Life with Rett Syndrome: It is so much more than the facts, the stats and the science

Beth Johnsson

rett 300x225 Life with Rett Syndrome: It is so much more than the facts, the stats and the scienceBeth Johnsson is a mother of three and a secondary school English teacher. Her daughter Hannah was diagnosed with Rett Syndrome just before her third birthday. In this blog she shares her experiences of caring for a child with the condition.

I never expect anyone to know what Rett Syndrome is. In the three years since Hannah was diagnosed, only twice has someone responded with ‘yes, I’ve heard of that’, and both times it was because they had seen a documentary about Coleen Rooney’s sister. Three times, the response has been ‘oh, Tourette’s?’

Even the multitude of professionals with whom we have come into contact have rarely actually dealt with a child with Rett even if they have heard of it. And those who have dealt with it before, well, they’ve never dealt with Hannah. The spectrum and variation is so wide, the uncertainty about regression so great, the individuality of children so inevitable, that every girl comes with her own personalised set of symptoms, needs and her own completely unpredictable future.

For me, Rett Syndrome is hard to define and difficult to explain to those who demand facts. I could give you the facts, the statistics, the science but Rett Syndrome is so much more than this, so much more debilitating than the physical symptoms, so much more frightening than the facts and figures can show. I could give you the definitions but these are only a tiny fragment of the condition which has come to define my daughter’s life and mine. Google ‘Rett Syndrome’ or follow the link at the bottom of this page, and you can become an expert in the definitions, the facts, the statistics, the science. You can read and research everything you need to understand technically what Rett Syndrome is but you still won’t understand it.

You will read that at around 18 months of age, the child’s (predominantly girls) general development seems to slow down and stagnate and previously acquired skills are lost. Which means? Which means that the little girl you have watched turn miraculously from a baby into a toddler, who can say ‘mummy’ and ‘duck’ and babble incessantly to her dolls, who can crawl and is just starting to toddle around delightfully unsteadily, who can turn the pages of her favourite books and grasp an open cup firmly with two hands – this girl is gone.

You will read that as the condition takes hold, the child will regress further and a range of severe dysfunctions will prevail, including a loss of motor and communication skills. Which means? Which means that your little girl, the one who is so curious and engaged in the world around her, that girl is slipping further and further away from you. She is not only losing her steps, her words, her hands, but she is also retreating into a world which only partially overlaps with yours.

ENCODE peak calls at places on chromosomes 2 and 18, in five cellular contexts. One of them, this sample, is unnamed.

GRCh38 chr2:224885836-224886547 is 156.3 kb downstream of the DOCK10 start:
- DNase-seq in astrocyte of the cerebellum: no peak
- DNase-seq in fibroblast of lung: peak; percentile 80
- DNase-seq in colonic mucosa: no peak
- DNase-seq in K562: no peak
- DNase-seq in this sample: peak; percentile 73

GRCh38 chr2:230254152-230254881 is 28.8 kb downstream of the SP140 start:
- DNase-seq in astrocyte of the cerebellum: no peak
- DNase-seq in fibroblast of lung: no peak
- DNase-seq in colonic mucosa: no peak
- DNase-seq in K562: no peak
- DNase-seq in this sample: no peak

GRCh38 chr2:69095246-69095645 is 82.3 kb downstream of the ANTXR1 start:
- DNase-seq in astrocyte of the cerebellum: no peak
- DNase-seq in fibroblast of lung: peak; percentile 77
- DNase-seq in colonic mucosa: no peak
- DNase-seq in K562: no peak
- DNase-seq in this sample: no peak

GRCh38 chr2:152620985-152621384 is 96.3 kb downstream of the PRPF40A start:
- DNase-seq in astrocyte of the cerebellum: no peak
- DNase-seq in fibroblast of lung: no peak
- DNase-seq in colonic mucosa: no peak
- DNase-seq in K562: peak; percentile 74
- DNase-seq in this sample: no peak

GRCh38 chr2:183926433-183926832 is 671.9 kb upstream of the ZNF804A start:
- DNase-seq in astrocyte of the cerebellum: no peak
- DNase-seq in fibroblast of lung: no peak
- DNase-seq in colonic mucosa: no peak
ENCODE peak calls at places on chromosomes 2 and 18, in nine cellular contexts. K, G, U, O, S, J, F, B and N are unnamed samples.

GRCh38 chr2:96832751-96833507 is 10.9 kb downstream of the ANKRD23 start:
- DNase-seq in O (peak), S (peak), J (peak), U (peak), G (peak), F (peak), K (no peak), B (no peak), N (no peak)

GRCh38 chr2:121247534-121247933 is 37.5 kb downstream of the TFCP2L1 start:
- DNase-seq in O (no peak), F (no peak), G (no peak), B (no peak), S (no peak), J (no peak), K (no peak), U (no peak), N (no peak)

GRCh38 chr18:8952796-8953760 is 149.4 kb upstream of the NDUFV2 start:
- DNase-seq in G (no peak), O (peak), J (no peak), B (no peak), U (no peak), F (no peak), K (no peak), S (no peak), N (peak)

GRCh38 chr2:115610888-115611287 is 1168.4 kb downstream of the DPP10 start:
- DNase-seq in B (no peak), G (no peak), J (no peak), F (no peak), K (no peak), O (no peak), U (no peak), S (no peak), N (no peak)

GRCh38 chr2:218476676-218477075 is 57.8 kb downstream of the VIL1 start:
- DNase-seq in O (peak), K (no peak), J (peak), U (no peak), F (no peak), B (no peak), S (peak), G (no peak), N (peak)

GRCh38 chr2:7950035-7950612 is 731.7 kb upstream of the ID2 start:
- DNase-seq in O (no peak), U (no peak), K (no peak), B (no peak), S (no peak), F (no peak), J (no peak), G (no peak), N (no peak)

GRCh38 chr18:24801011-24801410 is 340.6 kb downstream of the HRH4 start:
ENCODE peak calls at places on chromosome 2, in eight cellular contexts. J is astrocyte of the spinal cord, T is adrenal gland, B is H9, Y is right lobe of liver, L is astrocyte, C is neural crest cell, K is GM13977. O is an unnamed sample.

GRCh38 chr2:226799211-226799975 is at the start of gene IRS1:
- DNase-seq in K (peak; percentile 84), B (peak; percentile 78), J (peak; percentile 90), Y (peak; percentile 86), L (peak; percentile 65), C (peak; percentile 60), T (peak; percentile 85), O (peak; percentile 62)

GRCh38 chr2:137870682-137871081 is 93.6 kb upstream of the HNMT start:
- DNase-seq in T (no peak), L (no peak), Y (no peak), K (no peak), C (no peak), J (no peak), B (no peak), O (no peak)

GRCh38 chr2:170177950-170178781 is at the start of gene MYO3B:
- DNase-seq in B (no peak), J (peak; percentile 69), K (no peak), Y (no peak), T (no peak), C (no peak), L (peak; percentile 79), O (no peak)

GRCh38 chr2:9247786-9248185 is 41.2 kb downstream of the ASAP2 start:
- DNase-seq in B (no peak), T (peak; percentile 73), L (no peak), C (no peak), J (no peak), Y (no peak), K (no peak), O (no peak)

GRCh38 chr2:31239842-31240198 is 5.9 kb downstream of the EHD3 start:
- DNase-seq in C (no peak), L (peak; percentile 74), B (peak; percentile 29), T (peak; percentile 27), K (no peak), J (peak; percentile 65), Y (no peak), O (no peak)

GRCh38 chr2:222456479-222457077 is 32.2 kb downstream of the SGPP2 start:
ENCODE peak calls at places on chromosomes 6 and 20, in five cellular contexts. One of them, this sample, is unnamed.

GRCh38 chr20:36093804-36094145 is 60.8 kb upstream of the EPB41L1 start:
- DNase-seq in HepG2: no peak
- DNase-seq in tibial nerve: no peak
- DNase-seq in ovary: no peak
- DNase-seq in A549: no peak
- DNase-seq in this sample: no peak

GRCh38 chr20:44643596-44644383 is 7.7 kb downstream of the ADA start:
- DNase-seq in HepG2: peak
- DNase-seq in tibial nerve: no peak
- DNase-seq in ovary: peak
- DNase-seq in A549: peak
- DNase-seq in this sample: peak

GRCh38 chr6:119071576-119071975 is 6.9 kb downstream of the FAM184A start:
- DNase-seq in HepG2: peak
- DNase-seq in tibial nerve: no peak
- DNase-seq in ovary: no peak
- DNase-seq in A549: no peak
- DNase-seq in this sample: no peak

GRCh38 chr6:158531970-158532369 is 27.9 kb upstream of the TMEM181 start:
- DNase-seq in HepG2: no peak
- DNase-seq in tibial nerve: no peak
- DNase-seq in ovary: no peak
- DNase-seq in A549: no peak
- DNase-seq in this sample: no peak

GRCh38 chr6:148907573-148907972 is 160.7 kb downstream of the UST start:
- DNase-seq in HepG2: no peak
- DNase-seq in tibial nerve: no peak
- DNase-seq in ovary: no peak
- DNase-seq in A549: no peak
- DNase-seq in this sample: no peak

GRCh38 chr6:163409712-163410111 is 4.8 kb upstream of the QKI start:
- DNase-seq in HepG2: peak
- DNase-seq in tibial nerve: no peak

You will read that once fully developed, the syndrome is marked with severe multiple disabilities including epileptic and non-epileptic seizures, dyspraxia, the loss of control and co-coordination of autonomic function, impaired cardiac and circulatory functions, severe respiratory and digestive problems, scoliosis and limited life expectancy. Which means? I don’t know and I try not to imagine, we haven’t got that far. Yet.

Google ‘Rett Syndrome’ and you will find the definitions. They will give you some idea of the impact of Rett on the lives of a little girl and her family but the insight they provide is, like the girl’s life, profoundly limited. They cannot tell you how looking at a ‘pre-diagnosis’ photo of your daughter becomes a form of self-torture – magical yet heartbreaking. How birthdays are a bittersweet celebration of how far she has come and how far she hasn’t. How Christmas surrounds you with images and sounds of children you find hard to bear. How her sibling’s achievements are all the more miraculous yet all the more painful because you never got to see her do the same. How stumbling across a few seconds of footage in which she is talking to her dolls and drinking from a cup she can hold herself, can leave you feeling like you have just lost her all over again. How you miss that little girl who used to live with you and ache for her to come home every single day.

Yet there is something else the research and the definitions might give you. You might read that Rett Syndrome is a single gene disorder, that the gene MECP2 has been identified as the gene responsible and that in 2007 the condition was demonstrated to be reversible in mice models of even late stage disease. Which means? Which means that there is real, tangible hope for a cure, and that one day, maybe not so far off, when you Google ‘Rett Syndrome’, you will find that it was the world’s first ever neurological disorder to be cured.  I find that definition a lot less difficult to explain.